Property

Australian farmland values up 13.5pc in 2019

Grain Central, May 5, 2020

Rural Bank’s 2020 report shows the value of farmland in Western Australia rose sharply in 2019. Photo: CBH Group

THE median price of Australian farmland increased by 13.5 per cent in 2019, the sixth consecutive year of growth, according to Rural Bank’s annual Australian Farmland Values 2020 report.

The report says Australian farmland has emerged as a stable and consistent driver of agricultural value over the past decade, despite drought, bushfires and floods challenging the sector’s resilience.

Western Australia, with a record year of growth of 28.2pc from 2018, posted the strongest result, while South Australia, New South Wales, Victoria and Tasmania also posted gains in value.

Queensland saw a decline of 0.8pc after a significant increase in 2018 of 15.7pc, and Northern Territory values fell 53.9pc.

Growth in value was offset by a decline in transaction numbers, down 13.2pc in 2019 to the lowest level in the past 25 years.

However, land with consistent access to water outperformed the market, showing climate risk and reliable rainfall has continued to drive investment and value.

Median price growth Transaction volume growth
New South Wales +17.2 -19.8
Queensland -0.8 -7.8
South Australia +18.4 -8.3
Victoria +12.1 -12.9
Tasmania +11.1 -5.8
Western Australia +28.2 -4.6
Northern Territory -53.9 -36.2
National +13.5 -13.2

Table 1: Growth in 2019 as compared with 2018 as a percentage. Source: Rural Bank

Rural Bank chief executive officer Alexandra Gartmann said the report showed the remarkable consistency farmland offered as an asset class,  particularly if people looked beyond short-term volatility and seasonal vagaries.

“We saw another year of value growth in 2019 across almost every state and territory, demonstrating not only the underlying strength of agriculture’s base asset in farmland, but of the sector overall,” Ms Gartmann said.

“While land values change from year to year, Australian farmland has delivered an average compound annual growth of 7.5pc over the past 20 years.”

Ms Gartmann said Rural Bank’s Australian Farmland Values 2020 report uncovered significant changes over the past 25 years and two clear long-term trends – higher values and fewer transactions.

“These are trends that we expect will continue.

“While farmers are grappling with new challenges from the COVID-19 pandemic and the ongoing impact of drought and bushfire, agriculture, as an essential industry, has a long track record of getting through difficult times such as these.”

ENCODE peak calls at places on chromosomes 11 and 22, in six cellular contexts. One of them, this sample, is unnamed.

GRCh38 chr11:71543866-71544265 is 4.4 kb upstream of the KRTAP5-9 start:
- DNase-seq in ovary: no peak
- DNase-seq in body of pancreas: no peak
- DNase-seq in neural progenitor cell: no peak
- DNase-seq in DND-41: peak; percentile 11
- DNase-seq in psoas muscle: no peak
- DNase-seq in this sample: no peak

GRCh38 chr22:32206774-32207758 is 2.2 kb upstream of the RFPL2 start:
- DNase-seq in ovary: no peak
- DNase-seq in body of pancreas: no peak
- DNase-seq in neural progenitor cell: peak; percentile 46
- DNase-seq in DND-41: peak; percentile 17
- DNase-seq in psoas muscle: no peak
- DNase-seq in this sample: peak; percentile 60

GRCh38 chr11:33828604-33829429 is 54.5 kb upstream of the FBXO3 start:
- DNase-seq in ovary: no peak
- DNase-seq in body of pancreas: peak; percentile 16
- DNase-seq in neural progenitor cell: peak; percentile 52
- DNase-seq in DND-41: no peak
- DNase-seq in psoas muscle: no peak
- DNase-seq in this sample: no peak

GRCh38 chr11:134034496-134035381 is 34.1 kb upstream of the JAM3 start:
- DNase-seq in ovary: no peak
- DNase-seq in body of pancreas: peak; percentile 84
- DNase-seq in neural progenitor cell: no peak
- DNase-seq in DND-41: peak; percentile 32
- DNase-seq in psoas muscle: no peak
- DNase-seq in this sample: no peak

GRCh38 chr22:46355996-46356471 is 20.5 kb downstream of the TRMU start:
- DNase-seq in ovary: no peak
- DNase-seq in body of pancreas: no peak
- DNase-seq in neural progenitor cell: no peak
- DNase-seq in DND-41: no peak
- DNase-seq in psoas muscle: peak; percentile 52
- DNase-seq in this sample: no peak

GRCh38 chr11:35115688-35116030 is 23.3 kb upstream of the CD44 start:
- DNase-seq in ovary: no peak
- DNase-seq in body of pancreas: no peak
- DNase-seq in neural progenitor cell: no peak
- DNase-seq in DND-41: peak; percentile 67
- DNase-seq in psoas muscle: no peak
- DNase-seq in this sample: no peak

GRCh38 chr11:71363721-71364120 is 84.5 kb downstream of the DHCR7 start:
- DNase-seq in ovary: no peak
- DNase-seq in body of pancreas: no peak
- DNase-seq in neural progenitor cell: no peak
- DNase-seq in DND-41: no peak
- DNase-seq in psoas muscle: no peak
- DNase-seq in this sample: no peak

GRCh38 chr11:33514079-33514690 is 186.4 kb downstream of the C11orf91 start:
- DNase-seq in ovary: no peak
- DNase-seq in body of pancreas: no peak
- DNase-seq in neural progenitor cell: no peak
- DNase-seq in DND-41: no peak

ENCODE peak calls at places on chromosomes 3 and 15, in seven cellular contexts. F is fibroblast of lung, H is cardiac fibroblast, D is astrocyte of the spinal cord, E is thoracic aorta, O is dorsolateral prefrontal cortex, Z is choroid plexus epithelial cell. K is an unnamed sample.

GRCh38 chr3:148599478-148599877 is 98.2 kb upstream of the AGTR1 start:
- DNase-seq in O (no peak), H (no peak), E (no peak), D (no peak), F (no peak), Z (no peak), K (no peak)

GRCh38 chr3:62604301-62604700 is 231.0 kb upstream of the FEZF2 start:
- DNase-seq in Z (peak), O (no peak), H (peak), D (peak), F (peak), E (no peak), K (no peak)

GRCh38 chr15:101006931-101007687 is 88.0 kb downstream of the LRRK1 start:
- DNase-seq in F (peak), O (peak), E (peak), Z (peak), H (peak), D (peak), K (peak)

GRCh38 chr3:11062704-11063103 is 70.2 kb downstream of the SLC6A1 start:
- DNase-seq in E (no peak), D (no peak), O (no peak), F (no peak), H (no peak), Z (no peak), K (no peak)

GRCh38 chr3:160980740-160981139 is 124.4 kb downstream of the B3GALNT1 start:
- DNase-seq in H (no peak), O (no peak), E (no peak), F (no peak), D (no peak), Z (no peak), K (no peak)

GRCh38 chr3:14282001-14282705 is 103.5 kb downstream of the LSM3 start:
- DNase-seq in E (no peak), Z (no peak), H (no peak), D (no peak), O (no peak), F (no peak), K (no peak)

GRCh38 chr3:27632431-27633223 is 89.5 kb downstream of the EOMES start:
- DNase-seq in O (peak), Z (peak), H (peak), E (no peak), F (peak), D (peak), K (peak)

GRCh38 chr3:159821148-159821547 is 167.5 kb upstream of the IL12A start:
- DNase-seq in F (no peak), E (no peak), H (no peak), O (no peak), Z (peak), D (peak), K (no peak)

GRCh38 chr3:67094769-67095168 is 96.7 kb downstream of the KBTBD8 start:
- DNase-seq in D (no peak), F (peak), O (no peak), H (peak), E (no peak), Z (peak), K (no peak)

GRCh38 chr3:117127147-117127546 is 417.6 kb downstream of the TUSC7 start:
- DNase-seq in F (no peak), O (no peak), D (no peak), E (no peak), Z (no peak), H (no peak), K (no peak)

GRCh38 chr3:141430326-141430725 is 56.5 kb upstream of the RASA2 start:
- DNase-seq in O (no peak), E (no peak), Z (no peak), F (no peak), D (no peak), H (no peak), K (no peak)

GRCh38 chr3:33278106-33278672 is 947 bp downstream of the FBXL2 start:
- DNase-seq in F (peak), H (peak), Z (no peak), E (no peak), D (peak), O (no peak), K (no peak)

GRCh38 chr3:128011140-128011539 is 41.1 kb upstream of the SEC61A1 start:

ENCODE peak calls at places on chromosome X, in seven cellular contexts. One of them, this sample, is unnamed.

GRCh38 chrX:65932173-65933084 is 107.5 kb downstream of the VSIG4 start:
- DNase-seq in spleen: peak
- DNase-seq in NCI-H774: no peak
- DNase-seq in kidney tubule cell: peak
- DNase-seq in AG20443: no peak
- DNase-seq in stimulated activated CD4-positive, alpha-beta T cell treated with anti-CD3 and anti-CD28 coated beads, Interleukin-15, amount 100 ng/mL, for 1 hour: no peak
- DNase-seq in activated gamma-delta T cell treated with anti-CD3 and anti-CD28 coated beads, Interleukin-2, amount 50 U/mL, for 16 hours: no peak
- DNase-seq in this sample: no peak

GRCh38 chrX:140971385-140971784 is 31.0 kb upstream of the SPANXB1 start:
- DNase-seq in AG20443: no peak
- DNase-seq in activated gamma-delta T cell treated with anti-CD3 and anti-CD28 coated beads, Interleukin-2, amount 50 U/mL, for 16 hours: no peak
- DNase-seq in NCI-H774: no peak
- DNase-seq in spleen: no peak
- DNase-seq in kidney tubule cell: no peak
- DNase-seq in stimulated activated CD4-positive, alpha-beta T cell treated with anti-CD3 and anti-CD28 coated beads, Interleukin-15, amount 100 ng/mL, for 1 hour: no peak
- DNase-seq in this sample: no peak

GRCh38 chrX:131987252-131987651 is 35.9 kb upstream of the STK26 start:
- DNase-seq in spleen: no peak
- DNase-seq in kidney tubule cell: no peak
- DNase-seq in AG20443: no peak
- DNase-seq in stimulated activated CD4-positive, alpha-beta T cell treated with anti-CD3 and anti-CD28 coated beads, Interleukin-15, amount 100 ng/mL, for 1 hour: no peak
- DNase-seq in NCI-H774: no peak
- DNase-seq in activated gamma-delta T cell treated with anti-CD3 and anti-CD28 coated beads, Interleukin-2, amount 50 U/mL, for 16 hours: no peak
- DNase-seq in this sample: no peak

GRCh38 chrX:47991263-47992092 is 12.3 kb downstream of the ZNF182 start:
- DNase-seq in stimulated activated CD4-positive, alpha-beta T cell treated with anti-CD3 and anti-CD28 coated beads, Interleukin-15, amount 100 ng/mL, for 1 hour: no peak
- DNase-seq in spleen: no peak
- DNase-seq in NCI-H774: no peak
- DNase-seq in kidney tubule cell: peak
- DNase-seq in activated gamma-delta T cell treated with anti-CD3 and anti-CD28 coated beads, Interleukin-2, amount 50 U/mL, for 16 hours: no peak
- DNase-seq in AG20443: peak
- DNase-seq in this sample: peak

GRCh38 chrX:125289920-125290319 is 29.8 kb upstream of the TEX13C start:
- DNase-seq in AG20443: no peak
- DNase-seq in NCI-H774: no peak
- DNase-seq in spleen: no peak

The annual Australian Farmland Values report tracks every farmland sale over the past 25 years, providing detailed insights into farmland values across Australia.

The report drew on more than 262,000 transactions accounting for 303.9 million hectares of land in the calendar year 2019.

State-by-state summary

NSW

Rural Bank head of sales east Jonathon Hewitt said severe drought conditions across the state led to a significant reduction in listings last year.

“This resulted in transaction volume hitting its lowest level of the 25 years analysed.

“Most of the decline came from the Northern and Central regions, particularly at the lower-value end of the market.”

Mr Hewitt said fewer low-value transactions resulted in strong growth in median price per hectare across most regions.

“Reliable, good quality properties that did list were met with solid demand and sold well at a local level.

“Grazing properties were in high demand in southern regions of the state, driven by favourable commodity prices and a lack of listings.”

  • Median price per hectare rose 17.2pc in 2019, the sixth consecutive year of growth;
  • The area of farmland traded in 2019 across the state was approximately 1.35 million hectares (Mha), down 14.5pc from 2018;
  • The total value of NSW farmland traded in 2018 was approximately $3.1 billion, a decrease of 9.5pc from 2018;
  • Northern NSW was the top-performing region in 2019, reporting a growth of 23.7pc in median price per hectare.

The Noble Park aggregation at Crooble in northern NSW listed last year with CBRE. Photo: Colley family

Queensland

Mr Hewitt said prolonged drought in Queensland led to a reduction in transaction volume, which dropped to an eight-year low, largely driven by the southern region.

There was a slightly higher percentage of low-value transactions compared to 2018.

“This was due to increased activity at the lower end of the market in central, west and northern Queensland.”

Mr Hewitt said this caused the state median price per hectare to ease.

“In contrast, there were many examples of record prices at a local level.

“Properties with exceptional improvements were highly sort after in every region, driven by fewer listings and strong underlying demand.”

  • The area of farmland traded across Queensland in 2019 was approximately 4.1Mha, down 5.9pc from 2018;
  • Total value of Queensland farmland traded in 2019 was approximately $2.5 billion, up 2.9pc from 2018;